I guess the problem is it’s not like betting on an interest rate rise where you can compare the market’s expectations through the bond market with that of the odds offered on a betting site.

  7. Bogdanovist

    grog, if you’re going to take the time lag into account (sensible if you were betting on Elections as an investment, which is probably not a sensible thing to do) then you’d expect it to never be a good investment, as long as the market is even remotely efficient.

    If there was no commission or over-round involved and the market is efficient, then your expectation over a series of bets would be to neither gain or lose anything, the bets you lose will be exactly compensated by the winning from the bets you win.

    If you think the market is not pricing the probabilities correctly, and you are correct in that claim, then you can expect over a series of bets to have an ‘edge’ over the market, and have a statistical expectation that you’d increase your starting balance. If you think you can actually quantify that edge accurately, then you’d be able to make a calculation of the value of a bet as an investment, compared to a term deposit. There are a lot of big ifs in that though.

    Generally speaking you need something that is repeated many times (like horse racing for instance) to be able to make this kind of analysis anything more than educated guesswork. Elections are basically one off events that all have their own quirks. Put some money on for a laugh, but I don’t think this is a good place to start looking for easy money from gambling…

  8. Grog

    Poss is there any way to take into acount the fact that at $1.25 the ALP is not really a good investment given you will have to wait say 7-8 months before you get you money back?

    If you’re going to bet on a favourite that is odds on, you’re not going to want to wait too long to get your money back.

    Yeah a 25% return is nice an tasty, but would it be a sensible investment, compared to say a 6 month term deposit which is guaranted at 5%?

    I recall from my B.Ec days doing calculations based on risks of investments, but they’re long behind me now. I guess I’m after if there is a point in which a bet on the ALP becomes more “economically rational” than investing in say a 5% term deposit?

  9. Warren Anderson

    Luxbet has the Coalition at $5

  10. Chasing the Norm » Blog Archive » Memo to Business: Hire better political advisors

    […] 53-47% spread, while the markets have Labor at around $1.20 to the Libs $3.80 (ie around 75% odds on favourites), add in the honeymoons due to end for Abbott, that the public always give govts a 2nd term (at […]

  11. Dewgong

    The narrowing continues!!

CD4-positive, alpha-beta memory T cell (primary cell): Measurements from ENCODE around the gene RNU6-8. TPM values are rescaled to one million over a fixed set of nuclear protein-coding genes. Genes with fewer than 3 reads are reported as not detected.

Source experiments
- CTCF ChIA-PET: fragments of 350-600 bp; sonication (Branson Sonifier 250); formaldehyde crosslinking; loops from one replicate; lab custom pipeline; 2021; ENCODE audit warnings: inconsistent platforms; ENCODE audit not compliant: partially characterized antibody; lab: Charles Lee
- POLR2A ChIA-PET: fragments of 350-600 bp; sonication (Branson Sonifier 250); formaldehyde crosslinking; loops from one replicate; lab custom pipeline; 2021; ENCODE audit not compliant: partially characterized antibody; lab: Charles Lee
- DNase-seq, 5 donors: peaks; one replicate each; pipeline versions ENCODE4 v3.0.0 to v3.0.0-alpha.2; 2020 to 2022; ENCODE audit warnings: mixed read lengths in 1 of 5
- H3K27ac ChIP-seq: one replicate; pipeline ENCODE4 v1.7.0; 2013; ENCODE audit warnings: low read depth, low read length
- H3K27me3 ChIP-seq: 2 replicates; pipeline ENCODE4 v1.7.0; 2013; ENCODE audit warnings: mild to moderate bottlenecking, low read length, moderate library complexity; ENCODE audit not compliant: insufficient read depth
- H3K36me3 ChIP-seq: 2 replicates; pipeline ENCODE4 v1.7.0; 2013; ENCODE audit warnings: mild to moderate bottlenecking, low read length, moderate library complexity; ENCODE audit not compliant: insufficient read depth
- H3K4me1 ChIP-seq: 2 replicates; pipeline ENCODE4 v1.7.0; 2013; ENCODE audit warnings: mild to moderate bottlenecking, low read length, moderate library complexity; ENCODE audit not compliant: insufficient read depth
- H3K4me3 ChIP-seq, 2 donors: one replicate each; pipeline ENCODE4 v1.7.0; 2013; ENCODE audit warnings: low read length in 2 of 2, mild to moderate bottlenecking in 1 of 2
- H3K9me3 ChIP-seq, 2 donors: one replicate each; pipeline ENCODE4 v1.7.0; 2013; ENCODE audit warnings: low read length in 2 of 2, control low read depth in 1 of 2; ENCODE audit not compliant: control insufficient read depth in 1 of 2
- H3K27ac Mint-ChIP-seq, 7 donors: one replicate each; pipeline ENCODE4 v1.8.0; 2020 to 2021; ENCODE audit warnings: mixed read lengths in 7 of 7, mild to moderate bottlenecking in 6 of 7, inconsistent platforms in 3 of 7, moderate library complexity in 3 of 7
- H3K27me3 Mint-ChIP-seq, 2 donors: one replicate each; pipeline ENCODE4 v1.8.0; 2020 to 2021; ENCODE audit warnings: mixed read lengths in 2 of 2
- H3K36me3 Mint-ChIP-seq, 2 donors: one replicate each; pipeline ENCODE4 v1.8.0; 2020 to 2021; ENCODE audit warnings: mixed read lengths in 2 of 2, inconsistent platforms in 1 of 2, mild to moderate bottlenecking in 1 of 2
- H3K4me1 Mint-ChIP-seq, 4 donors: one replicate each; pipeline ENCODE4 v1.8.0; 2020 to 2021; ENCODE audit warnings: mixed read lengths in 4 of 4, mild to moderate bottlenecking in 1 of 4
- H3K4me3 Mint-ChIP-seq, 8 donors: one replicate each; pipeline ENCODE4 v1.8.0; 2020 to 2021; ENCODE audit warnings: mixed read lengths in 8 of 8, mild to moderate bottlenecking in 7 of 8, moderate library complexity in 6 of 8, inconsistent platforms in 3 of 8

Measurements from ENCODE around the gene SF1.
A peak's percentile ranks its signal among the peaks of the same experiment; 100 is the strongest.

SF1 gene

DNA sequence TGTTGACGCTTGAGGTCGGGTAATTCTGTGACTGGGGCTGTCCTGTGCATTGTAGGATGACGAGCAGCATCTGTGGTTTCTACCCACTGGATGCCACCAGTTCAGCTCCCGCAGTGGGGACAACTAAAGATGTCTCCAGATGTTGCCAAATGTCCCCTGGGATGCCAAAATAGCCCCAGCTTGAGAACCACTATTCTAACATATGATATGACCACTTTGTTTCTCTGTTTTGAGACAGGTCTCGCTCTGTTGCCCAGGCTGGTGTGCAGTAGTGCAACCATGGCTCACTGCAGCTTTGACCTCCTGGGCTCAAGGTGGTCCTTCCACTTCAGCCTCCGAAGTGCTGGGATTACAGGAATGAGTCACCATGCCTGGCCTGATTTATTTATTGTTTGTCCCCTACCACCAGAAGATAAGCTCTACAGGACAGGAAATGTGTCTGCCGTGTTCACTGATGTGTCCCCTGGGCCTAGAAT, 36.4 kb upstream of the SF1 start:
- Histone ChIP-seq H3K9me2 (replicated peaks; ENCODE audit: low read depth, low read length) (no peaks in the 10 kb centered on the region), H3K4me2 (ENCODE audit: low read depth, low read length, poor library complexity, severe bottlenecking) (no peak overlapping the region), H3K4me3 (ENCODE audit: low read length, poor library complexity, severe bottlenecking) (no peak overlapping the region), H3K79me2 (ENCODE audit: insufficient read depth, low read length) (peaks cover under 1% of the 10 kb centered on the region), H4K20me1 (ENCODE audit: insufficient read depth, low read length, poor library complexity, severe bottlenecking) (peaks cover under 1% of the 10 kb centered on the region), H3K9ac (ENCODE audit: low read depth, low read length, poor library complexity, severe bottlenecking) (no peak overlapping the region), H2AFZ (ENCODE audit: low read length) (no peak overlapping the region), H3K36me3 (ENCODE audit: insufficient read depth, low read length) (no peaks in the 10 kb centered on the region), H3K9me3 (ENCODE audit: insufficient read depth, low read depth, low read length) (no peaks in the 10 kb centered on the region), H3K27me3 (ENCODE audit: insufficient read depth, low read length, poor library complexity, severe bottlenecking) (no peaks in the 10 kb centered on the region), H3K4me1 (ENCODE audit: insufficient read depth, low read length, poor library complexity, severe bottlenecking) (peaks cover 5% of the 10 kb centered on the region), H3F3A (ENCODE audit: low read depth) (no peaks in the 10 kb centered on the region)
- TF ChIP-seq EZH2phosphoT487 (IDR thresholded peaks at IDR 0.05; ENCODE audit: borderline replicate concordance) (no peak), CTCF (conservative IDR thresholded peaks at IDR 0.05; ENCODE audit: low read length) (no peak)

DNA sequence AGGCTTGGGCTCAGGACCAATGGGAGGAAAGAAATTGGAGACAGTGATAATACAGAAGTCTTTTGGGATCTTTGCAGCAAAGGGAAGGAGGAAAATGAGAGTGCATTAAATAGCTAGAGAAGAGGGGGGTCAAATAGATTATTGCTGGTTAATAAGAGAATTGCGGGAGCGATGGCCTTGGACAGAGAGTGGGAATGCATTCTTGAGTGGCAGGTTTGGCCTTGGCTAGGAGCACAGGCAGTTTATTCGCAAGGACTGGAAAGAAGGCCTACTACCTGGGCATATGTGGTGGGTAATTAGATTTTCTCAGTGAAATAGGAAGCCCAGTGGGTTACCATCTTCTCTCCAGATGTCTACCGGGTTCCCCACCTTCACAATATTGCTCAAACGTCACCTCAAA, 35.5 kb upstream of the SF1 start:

12. Barking

    Some of these numbers are looking more attractive by the moment. It would be interesting, Sorry Poss, to have a running average of the tpp for the parties, imposed in scale over the betting to see the correlation. As they say in the Climate Change debate, is reality following perception, ie are the polls leading the betting or are the punters reading the market before the pollsters can get out there?
    Really enjoying this Friday special poss.

  13. AdamNeira

    The public is waking up dramatically to certain machinations of their leaders. There is a great increase in autonomous thinking and action on behalf of the electorate. How the Liberals and Labour Party play their cards will be interesting to watch. Tony Abbott is seen as a breath of fresh air and his honesty and forthrightness is being privately welcomed by many people. Kevin Rudd’s trump cards are national security and the realtive healthy state of the Australian economy compared to the rest of the world.

  14. Cuppa


    [I guess the punters were far less excited over it’s consequences than was the Abbotariat in the paramilitary opinion wing of The Oz.]

    The Abbottariat doesn’t operate only out of the offices of the OO. The ABC is throwing their weight into the campaign too. Check this political tirade:

    [Insular Appeal]

    written by one Chris Kenny, whose bio reads, in part:

    [He recently served as Chief of Staff to then Leader of the Opposition, Malcolm Turnbull. He was also Chief of Staff to Alexander Downer, the Minister for Foreign Affairs in the former Howard Government. In State Governments he was Director of Strategic Communications for Premier John Olsen and Chief of Staff to Premier Rob Kerin.]

    And how’s this for a headline? By the way the headline is worded, someone from the Liberal Party itself could have written it!

    [Garrett ‘must go’ over insulation scheme]

    They’re not even pretending to hide the bias …

Share this article with a friend

Just fill out the fields below and we'll send your friend a link to this article along with a message from you.

Your details

Your friend's details